In just about every industry imaginable, companies are exploring more data-backed ways of doing things. But there’s one field that remains stubbornly unscientific: recruitment and hiring. That’s not to say there aren’t procedures in place when it comes to résumé screening. For all but the newest startups, which have basically no precedents to abide at all, there’s usually some sort of protocol in place. The problem, though, is that the typical rules for screening candidates are driven by buzzwords that seldom identify real potential and too often play to our biases. Here’s what has to change and how to change it.
The reality that hidden biases abound in the screening process is well documented, but few companies realize just how pervasive the problem can be. A growing body of research shows we make a bunch of snap judgements starting just with people’s names–and continue from there. One widely cited study found that candidates with white-sounding names but otherwise identical résumés were 50% more likely to be called in for an interview. Similar studies of résumés have uncovered significant gender bias favoring men, in such disparate fields as science and music.
It isn’t that holding certain prejudices is inherently wrong. Our brains rely on a whole host of implicit associations as cognitive shortcuts for everyday life. Without them, we’d be terrible at making decisions. But that can really scramble the résumé screening process, and there’s now even a growing industry around helping companies detect unconscious bias and weed it out from the get-go.
Some level of screening is vital in most companies, but even low-tech solutions can make a big difference. Simply having administrators black out candidates’ names and addresses before they’re reviewed by hiring managers is one surprisingly effective, easy place to start.
Keyword-driven résumé screening is especially fraught when it’s delegated to those who don’t understand the technical skills they’re screening for. That’s especially true in growing fields like data science, for instance. A human resources screener could be screening for “Hadoop” yet miss a great candidate who lists with experience tuning “Mesos” and “YARN.”
But sometimes the reverse problem is even more common. At Foursquare, we found it relatively easy to interview people with résumés full of all the right buzzwords who didn’t really understand what they meant. In other words, those candidates were anticipating a buzzword-driven screening process and loaded their applications up with them in order to get a foot in the door.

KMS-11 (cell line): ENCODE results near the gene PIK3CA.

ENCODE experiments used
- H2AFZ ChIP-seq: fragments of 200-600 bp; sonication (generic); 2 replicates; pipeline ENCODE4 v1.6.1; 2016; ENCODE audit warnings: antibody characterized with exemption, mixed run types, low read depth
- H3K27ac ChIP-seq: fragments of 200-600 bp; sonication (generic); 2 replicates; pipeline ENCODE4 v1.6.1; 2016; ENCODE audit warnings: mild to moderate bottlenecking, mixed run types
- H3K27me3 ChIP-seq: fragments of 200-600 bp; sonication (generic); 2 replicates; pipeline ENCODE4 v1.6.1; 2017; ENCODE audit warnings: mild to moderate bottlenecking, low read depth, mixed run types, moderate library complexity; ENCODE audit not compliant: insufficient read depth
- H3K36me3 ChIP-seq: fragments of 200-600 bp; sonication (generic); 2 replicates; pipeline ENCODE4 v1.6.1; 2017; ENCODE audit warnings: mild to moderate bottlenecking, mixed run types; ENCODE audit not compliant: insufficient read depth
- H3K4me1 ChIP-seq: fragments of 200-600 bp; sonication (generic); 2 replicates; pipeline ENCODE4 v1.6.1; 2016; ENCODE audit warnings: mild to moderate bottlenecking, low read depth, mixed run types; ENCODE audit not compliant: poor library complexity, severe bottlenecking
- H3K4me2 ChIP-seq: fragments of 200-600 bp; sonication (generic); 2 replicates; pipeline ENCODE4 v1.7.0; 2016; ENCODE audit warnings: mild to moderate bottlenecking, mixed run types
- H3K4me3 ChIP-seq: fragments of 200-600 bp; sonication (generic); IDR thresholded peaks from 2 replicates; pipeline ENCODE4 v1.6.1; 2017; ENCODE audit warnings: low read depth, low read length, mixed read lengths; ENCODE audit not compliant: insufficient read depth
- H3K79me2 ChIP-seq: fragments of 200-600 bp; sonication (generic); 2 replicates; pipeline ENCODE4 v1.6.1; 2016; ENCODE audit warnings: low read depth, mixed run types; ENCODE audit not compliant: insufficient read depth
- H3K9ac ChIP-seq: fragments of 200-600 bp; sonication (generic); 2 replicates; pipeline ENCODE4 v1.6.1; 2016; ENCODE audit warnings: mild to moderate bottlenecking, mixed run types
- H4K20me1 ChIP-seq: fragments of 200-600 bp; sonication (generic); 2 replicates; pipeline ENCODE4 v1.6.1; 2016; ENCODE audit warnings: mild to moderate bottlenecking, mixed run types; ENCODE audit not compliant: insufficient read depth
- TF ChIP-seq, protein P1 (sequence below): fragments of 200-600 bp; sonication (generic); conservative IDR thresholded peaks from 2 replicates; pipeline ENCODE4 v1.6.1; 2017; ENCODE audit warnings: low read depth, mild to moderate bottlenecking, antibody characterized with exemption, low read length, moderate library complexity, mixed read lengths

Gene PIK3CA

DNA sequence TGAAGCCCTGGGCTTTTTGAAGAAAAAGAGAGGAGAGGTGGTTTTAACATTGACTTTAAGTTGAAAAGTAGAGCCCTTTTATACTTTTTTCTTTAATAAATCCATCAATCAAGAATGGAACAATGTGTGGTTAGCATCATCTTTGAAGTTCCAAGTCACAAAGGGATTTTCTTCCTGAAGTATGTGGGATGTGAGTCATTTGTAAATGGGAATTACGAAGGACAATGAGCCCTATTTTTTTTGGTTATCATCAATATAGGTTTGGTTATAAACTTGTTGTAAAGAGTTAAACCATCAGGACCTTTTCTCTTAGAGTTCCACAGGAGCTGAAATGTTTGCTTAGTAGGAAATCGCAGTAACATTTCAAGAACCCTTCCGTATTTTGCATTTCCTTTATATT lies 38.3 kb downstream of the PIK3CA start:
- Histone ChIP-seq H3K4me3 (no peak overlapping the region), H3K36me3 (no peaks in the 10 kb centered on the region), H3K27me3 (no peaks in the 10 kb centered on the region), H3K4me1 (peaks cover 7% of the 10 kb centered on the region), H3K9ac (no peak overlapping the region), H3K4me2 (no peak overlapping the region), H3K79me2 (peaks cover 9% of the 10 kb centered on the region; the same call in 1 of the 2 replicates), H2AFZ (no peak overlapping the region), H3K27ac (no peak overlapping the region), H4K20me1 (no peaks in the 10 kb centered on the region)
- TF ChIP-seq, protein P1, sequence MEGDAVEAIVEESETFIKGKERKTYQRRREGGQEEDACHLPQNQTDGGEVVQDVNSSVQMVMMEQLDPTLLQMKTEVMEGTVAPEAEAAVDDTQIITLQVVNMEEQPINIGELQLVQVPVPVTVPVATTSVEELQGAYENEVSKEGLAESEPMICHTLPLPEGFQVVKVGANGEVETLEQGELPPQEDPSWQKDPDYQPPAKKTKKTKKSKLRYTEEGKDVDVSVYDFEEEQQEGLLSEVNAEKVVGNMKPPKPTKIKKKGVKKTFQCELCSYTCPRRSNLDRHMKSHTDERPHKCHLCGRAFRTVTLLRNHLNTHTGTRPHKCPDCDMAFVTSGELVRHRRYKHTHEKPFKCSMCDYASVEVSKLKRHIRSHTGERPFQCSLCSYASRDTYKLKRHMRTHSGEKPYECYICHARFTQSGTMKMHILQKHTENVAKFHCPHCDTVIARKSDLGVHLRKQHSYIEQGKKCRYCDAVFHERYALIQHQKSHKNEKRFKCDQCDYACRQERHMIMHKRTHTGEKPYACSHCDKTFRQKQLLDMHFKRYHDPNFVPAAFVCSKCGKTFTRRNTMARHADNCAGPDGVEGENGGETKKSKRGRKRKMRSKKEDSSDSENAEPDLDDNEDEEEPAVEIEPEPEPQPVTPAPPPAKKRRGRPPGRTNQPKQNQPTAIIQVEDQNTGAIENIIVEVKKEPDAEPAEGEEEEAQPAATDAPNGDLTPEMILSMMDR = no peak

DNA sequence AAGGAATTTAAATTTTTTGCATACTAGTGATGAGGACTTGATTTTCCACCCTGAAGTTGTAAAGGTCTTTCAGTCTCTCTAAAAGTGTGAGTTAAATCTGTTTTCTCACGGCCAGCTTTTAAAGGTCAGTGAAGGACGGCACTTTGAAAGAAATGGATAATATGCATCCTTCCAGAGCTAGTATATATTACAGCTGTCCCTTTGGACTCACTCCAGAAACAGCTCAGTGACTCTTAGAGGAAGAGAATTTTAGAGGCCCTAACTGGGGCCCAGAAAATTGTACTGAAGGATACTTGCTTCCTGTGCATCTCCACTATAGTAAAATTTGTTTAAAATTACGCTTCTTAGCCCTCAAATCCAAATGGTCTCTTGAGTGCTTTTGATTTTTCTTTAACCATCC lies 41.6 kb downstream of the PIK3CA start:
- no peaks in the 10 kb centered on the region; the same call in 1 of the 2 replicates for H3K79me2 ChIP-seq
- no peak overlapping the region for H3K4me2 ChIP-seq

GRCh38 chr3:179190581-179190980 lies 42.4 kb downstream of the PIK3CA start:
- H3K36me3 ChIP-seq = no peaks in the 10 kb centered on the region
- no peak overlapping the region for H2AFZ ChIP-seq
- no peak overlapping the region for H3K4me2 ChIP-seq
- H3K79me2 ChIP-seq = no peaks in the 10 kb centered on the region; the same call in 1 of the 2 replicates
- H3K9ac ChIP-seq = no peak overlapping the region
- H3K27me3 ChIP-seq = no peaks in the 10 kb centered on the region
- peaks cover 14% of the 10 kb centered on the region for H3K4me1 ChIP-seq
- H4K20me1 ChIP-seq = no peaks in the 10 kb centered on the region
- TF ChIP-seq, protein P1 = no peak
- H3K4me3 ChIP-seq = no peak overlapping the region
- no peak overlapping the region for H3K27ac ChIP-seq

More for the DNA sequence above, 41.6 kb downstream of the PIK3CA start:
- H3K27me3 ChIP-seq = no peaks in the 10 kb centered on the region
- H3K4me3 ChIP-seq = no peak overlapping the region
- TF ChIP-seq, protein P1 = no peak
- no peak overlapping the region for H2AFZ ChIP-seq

Spending hours interviewing candidates just because they triggered the right buzzwords is emotionally draining, not just for candidates but for hiring managers, too. And can really bring down morale during a tough hiring process.
Even if our snap judgements don’t typically fall along race or gender lines, we can make other assumptions about them that can be just as damaging–for instance, based on where someone went to school, the companies they’ve worked for, or even the places they’re from. Strong performers come in all stripes and don’t share common backgrounds.
Think of it this way: If all your software engineers are Stanford computer science majors, they’ve all taken classes from the same professors, completed the same problem sets, and been trained to think in much the same ways. If all your product managers come from Google, they’re accustomed to a certain set of business models and a certain set of tools. Neither of these backgrounds is bad (in fact, they’re both coveted pedigrees), but uniform experiences in any organization are limiting.
Just as you would diversify your stock portfolio, you should diversify your talent portfolio to give your company the broadest set of tools to solve problems.
It’s tempting to hire candidates who can solve your immediate needs. After all, we want employees to be productive right out of the gates. Want to build a project around product name recognition and customer loyalty? Hire that all-star marketing PhD who wrote a dissertation on brand recognition. Need to start marketing to small and midsize companies in the Midwest? Hire an advertising professional who’s worked with those sorts of accounts for a decade.
But the trouble comes when the business needs to change. What happens when we realize that customer service, not branding, drives customer loyalty? What happens when the target customer base moves from the Midwest to the Northeast–or overseas? Don’t be myopic in your hiring process. The smartest and most nimble managers look for smart, well-rounded thinkers who can adapt to rapidly evolving business needs. That way, when the problems change–and they will–the company won’t be weighed down by highly specialized experts in the wrong fields.
Résumés can provide a quick summary of a candidate’s qualifications. As a result, they’re a useful shorthand for HR professionals–who in most cases don’t have the same domain expertise as hiring managers–to quickly filter candidates. In many cases, that works just fine. But the shortcomings are getting more apparent the more quickly companies change and come to terms with the reality of unconscious bias. Ultimately, there’s no substitute for experience and judgement, and digging deeper means first getting over our reliance on buzzwords.
Michael Li is the founder of The Data Incubator, an elite fellowship program that trains and places data scientists and quants with advanced degrees into industry roles. He formerly served as a data science lead with Foursquare and with Andreessen Horowitz.